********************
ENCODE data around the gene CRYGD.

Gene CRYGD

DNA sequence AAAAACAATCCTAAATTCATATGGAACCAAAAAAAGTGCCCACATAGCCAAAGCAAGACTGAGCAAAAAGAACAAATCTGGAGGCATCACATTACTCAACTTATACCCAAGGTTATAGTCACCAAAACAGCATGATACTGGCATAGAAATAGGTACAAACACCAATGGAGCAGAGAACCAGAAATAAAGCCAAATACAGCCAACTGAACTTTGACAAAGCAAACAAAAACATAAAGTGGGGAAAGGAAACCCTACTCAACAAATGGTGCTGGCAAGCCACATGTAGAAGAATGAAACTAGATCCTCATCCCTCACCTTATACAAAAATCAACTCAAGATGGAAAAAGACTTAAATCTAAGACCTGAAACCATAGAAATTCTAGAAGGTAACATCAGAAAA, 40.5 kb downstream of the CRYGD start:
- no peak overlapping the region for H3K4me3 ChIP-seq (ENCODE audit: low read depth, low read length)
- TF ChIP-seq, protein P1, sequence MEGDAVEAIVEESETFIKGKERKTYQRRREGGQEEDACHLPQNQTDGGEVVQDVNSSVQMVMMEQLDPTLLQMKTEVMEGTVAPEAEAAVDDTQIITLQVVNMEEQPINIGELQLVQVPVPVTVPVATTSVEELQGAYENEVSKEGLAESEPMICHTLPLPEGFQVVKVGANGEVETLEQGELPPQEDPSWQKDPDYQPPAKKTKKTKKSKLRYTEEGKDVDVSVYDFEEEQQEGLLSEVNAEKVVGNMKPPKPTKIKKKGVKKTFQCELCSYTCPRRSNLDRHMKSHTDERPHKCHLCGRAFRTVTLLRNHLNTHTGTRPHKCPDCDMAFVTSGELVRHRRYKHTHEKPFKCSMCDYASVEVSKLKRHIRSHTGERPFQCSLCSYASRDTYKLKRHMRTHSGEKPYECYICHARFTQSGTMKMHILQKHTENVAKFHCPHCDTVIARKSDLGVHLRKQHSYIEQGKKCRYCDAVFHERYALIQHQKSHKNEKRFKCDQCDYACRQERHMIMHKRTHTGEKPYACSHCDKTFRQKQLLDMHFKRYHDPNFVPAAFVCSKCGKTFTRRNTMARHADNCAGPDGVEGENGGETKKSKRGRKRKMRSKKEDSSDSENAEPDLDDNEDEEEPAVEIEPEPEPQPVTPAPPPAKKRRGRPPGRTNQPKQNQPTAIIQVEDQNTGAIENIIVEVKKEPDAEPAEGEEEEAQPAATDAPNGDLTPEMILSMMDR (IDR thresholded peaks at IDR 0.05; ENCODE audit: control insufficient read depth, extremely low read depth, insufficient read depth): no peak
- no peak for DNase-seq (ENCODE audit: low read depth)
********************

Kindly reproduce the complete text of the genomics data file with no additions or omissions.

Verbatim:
ENCODE data around the gene CRYGD.

Gene CRYGD

DNA sequence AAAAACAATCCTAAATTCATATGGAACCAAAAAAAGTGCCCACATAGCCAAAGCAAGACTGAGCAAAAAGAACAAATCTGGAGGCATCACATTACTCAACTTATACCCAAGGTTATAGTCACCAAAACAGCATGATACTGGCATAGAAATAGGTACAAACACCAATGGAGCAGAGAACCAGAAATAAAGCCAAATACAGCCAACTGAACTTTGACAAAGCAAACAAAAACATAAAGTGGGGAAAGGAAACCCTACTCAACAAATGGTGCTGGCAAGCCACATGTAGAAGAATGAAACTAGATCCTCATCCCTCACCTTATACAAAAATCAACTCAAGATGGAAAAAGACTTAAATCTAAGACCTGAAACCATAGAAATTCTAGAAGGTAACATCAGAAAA, 40.5 kb downstream of the CRYGD start:
- no peak overlapping the region for H3K4me3 ChIP-seq (ENCODE audit: low read depth, low read length)
- TF ChIP-seq, protein P1, sequence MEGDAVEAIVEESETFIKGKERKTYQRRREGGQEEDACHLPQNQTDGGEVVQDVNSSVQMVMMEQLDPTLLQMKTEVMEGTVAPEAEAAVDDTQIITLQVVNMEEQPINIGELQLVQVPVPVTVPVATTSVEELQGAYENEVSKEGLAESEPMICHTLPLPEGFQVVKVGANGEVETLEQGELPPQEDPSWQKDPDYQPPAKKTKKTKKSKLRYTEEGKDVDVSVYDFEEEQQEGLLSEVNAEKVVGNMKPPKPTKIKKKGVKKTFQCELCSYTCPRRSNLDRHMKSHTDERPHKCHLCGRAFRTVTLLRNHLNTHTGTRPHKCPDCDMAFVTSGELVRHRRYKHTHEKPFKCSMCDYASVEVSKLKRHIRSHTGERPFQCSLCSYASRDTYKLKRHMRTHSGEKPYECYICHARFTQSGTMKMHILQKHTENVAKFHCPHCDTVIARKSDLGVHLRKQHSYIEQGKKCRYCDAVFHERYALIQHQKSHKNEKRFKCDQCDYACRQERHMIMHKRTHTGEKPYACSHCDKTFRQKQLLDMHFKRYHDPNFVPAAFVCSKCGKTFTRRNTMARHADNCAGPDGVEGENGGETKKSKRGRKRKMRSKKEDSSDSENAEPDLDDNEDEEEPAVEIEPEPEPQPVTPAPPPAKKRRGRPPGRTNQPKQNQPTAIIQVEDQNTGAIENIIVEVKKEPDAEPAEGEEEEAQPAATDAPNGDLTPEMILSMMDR (IDR thresholded peaks at IDR 0.05; ENCODE audit: control insufficient read depth, extremely low read depth, insufficient read depth): no peak
- no peak for DNase-seq (ENCODE audit: low read depth)